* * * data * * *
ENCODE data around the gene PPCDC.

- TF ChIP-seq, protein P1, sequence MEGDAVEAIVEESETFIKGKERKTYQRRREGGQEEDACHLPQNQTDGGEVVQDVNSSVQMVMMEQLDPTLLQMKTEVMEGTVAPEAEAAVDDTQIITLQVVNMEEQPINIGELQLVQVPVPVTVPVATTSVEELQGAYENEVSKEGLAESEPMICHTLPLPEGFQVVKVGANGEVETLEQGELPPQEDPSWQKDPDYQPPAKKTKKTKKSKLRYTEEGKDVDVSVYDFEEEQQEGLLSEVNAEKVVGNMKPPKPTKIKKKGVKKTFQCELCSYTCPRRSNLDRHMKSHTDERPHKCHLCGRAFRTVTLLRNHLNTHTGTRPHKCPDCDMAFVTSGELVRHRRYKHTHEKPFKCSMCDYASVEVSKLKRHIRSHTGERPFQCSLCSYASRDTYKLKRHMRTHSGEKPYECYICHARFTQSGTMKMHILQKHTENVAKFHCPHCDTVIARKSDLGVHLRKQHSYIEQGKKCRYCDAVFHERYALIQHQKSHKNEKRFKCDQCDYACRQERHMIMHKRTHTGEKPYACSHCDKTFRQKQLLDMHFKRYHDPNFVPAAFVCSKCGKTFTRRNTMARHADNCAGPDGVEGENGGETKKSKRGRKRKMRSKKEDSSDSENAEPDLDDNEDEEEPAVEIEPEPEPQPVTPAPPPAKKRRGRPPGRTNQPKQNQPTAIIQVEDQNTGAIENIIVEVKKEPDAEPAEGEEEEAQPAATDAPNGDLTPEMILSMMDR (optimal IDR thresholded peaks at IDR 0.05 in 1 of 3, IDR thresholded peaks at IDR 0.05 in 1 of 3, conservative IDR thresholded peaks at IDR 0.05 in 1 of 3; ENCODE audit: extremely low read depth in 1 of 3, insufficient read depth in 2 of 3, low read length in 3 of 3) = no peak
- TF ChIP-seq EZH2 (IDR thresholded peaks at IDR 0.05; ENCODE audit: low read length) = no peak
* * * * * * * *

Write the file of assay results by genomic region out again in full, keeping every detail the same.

ENCODE data around the gene PPCDC.

- TF ChIP-seq, protein P1, sequence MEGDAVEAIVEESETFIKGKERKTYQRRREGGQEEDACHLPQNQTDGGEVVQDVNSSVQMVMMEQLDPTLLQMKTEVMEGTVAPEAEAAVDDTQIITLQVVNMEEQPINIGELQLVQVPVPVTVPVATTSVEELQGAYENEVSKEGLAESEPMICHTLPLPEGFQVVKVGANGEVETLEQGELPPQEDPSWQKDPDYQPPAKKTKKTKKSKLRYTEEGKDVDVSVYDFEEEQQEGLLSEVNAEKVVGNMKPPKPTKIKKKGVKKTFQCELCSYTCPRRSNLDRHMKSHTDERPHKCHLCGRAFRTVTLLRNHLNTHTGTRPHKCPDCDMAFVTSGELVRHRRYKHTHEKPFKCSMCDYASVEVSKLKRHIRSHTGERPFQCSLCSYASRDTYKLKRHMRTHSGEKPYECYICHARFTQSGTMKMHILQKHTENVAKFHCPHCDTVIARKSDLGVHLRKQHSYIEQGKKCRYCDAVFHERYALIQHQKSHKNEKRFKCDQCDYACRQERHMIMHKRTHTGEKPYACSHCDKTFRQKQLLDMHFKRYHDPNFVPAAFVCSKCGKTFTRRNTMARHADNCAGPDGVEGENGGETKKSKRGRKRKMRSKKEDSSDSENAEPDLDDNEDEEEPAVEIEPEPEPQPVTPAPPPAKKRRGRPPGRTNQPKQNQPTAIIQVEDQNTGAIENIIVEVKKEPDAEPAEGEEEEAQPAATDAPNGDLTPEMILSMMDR (optimal IDR thresholded peaks at IDR 0.05 in 1 of 3, IDR thresholded peaks at IDR 0.05 in 1 of 3, conservative IDR thresholded peaks at IDR 0.05 in 1 of 3; ENCODE audit: extremely low read depth in 1 of 3, insufficient read depth in 2 of 3, low read length in 3 of 3) = no peak
- TF ChIP-seq EZH2 (IDR thresholded peaks at IDR 0.05; ENCODE audit: low read length) = no peak